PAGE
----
Judge halts action on DUI cases

CONYERS -- Rockdale County Chief Superior Court Judge Sidney Nation recently issued temporary restraining orders in pending drunk driving cases in which attorneys dispute whether the Georgia Department of Driver Services should suspend a driver's license before the driver appears in court.

Nation issued 15 temporary restraining orders Wednesday after a hearing with a couple of Atlanta attorneys, including DUI defense attorney Robert Chestney.

DUI cases are heard before a State Court judge and an administrative law judge at DDS, based in Conyers. DDS has the authority to suspend a driver's license before the DUI case goes before State Court.

The attorneys argued that arresting officers did not follow proper procedures when processing paperwork and their clients' licenses should not be administratively suspended. According to the arguments, the arresting officers did not sign the paperwork in the presence of a notary, as required by law, but the notary signed the documents anyway.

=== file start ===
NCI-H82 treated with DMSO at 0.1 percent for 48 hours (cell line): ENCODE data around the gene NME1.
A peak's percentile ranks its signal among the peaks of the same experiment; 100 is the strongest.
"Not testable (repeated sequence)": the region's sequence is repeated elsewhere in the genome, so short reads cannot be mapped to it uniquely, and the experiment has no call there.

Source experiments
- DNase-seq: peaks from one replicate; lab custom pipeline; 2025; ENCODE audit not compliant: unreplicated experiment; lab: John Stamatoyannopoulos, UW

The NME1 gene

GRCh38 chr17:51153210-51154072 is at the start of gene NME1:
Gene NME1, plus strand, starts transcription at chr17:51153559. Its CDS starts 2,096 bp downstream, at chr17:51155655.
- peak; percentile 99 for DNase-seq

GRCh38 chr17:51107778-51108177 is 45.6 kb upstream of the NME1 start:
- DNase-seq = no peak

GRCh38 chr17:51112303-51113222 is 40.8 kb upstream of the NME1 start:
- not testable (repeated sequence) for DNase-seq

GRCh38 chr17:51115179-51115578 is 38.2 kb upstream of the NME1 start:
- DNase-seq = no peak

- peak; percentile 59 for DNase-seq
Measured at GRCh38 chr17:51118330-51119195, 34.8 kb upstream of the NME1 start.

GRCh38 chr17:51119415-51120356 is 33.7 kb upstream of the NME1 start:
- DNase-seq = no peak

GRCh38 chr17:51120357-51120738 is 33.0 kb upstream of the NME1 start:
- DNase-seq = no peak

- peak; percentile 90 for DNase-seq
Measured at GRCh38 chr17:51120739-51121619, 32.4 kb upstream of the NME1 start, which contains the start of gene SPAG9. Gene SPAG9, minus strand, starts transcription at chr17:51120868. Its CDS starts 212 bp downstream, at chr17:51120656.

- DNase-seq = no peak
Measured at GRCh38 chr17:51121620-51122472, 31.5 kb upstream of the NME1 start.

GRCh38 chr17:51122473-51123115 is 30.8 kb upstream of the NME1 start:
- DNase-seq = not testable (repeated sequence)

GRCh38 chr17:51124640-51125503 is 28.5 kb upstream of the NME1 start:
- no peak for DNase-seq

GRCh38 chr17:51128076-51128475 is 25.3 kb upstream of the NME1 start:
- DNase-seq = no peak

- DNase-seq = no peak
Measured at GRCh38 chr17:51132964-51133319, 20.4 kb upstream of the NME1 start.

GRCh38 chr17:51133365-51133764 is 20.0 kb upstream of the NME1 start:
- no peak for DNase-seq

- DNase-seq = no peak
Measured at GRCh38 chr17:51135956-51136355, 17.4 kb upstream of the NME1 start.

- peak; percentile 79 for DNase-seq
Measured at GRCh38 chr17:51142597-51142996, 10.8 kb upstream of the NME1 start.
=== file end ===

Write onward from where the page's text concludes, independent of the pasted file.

When the administrative judge at DDS did not allow the attorneys to present the evidence concerning the errors, the attorneys approached Nation.

Nation held a hearing Tuesday and the restraining orders were issued Wednesday, Chestney said.

"It's designed to just maintain the status quo while the case moves on further," Chestney said of the restraining orders.

Chestney said that the judge will later schedule a conference with the attorneys to look at the evidence and determine if the situation is a class action.

"We're hoping to correct improper behavior," Chestney said. "The police officers are not following proper procedures. DDS is not issuing a proper form and, therefore, people's licenses are being suspended."

Chestney said none of the DUI cases involved Rockdale County residents.

The issue is being taken up in Rockdale County because the Department of Driver Services is located in Conyers.

Chestney said the temporary restraining order deals only with the issue of administrative suspension.

"This doesn't affect the underlying DUI case at all," Chestney said. "They are still going to have to answer to these DUIs in the courts where these cases are pending."